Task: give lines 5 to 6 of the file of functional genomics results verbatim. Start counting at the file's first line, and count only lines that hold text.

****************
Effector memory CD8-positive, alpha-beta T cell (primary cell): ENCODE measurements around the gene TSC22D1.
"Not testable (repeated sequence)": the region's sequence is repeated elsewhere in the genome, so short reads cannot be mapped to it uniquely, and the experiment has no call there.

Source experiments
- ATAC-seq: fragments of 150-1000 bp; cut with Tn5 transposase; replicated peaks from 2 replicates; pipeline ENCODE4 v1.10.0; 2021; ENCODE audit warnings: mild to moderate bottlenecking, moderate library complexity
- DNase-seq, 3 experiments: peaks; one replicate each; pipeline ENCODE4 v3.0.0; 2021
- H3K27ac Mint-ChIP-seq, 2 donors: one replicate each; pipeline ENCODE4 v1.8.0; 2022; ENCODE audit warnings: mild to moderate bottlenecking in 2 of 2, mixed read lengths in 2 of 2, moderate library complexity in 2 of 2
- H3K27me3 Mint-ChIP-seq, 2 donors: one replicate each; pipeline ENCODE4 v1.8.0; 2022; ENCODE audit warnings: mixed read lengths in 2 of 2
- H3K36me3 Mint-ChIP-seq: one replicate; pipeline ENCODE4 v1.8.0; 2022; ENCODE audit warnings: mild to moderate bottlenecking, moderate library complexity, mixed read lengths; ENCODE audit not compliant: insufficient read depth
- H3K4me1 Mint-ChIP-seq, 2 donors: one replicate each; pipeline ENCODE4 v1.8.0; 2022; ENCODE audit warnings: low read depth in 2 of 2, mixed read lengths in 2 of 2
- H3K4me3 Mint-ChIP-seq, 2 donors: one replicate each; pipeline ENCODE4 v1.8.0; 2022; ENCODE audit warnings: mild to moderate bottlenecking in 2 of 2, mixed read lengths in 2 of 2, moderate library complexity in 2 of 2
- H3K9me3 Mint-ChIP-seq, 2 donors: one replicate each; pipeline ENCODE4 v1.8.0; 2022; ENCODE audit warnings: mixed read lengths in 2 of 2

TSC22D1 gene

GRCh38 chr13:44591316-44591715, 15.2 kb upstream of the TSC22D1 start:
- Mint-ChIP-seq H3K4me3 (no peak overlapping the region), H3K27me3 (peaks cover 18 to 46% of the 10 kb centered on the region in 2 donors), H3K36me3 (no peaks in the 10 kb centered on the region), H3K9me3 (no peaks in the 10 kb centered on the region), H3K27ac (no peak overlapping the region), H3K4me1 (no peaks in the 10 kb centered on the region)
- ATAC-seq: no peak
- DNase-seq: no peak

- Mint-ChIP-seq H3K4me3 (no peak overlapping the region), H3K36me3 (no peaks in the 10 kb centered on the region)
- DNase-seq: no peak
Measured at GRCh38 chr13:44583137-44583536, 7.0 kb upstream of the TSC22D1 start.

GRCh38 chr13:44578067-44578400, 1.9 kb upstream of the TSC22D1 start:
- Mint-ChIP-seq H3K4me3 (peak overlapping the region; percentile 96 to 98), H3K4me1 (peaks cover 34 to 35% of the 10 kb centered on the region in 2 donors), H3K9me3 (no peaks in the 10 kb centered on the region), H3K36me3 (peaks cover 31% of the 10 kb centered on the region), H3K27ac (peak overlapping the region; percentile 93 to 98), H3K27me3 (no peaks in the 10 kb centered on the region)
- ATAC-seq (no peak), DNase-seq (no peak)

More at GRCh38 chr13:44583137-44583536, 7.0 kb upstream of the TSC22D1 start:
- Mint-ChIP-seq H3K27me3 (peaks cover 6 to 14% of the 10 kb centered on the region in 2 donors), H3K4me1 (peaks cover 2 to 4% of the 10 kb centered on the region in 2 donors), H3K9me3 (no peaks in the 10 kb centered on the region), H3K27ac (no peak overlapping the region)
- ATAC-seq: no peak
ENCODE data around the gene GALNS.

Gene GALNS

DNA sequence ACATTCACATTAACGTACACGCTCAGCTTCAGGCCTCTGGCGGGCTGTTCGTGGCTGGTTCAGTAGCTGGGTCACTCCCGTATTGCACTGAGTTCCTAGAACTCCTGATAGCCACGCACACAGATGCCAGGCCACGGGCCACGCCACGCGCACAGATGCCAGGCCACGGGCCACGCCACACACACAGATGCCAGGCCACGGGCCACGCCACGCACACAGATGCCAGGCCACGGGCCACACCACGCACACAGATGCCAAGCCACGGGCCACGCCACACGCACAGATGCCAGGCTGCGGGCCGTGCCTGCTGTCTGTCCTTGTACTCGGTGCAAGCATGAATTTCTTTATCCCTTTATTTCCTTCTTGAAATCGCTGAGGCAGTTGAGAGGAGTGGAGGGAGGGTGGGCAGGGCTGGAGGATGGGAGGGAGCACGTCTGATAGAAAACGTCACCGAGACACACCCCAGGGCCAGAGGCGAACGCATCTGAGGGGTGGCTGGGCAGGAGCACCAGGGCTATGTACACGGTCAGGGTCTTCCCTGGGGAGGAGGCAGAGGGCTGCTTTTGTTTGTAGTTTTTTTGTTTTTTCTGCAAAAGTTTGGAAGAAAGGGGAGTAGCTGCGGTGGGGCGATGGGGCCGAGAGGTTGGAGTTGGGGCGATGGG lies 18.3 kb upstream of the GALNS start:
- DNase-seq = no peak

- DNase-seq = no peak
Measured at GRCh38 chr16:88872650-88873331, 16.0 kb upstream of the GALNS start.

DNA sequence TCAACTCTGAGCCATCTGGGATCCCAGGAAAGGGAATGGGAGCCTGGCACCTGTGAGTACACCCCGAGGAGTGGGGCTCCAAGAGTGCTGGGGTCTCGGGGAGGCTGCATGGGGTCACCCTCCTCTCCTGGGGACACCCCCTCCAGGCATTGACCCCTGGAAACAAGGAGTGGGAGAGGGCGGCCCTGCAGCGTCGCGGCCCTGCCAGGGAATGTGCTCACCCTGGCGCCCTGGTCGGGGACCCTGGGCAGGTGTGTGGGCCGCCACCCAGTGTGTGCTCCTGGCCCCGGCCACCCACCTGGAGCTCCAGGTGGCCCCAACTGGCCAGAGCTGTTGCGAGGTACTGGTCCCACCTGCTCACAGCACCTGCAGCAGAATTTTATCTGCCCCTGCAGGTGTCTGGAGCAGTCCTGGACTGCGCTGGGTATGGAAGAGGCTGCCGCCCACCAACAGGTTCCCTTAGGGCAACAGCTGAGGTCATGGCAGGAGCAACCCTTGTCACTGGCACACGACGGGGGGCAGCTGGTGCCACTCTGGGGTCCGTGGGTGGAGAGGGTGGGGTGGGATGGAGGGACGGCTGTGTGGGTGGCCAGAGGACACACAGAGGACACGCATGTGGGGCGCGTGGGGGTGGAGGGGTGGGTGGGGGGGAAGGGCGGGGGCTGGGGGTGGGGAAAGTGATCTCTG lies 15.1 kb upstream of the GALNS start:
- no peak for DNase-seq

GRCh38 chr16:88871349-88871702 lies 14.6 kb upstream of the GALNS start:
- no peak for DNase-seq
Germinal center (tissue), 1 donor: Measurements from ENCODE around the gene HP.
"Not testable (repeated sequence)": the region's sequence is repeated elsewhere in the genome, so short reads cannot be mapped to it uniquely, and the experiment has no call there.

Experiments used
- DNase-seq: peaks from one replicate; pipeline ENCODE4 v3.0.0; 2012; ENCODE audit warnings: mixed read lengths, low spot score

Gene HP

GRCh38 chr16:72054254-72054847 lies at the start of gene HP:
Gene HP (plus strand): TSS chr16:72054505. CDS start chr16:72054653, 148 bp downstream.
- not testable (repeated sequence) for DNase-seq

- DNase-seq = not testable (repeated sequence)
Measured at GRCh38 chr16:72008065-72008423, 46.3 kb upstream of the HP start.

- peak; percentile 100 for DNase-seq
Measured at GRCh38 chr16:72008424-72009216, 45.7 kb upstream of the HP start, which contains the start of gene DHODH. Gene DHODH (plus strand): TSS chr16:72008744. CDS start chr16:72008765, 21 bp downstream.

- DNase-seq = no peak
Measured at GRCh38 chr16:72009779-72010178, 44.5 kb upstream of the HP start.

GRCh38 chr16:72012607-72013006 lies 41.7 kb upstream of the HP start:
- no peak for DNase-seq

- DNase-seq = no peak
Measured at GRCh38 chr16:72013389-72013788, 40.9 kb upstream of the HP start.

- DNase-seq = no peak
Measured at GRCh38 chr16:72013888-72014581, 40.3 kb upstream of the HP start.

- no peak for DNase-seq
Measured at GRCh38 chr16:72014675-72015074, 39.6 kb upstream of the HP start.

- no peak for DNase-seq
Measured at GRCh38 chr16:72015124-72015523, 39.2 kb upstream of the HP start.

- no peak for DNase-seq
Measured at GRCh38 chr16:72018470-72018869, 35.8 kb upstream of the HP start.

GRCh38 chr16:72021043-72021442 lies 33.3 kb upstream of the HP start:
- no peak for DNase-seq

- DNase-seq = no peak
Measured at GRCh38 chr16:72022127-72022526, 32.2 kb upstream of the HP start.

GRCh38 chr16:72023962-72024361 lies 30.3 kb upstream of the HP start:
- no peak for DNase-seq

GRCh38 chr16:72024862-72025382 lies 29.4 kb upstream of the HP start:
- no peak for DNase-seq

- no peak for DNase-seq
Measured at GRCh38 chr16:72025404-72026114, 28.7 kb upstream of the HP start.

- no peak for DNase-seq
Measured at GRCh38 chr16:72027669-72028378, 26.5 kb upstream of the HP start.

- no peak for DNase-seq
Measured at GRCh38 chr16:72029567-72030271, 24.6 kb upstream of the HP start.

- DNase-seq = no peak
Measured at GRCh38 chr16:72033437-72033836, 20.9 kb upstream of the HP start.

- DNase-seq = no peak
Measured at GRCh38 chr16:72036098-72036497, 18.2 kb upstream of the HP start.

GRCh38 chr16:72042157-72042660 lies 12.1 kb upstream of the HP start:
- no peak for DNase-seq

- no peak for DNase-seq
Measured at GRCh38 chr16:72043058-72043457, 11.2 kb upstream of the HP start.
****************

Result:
- DNase-seq, 3 experiments: peaks; one replicate each; pipeline ENCODE4 v3.0.0; 2021
- H3K27ac Mint-ChIP-seq, 2 donors: one replicate each; pipeline ENCODE4 v1.8.0; 2022; ENCODE audit warnings: mild to moderate bottlenecking in 2 of 2, mixed read lengths in 2 of 2, moderate library complexity in 2 of 2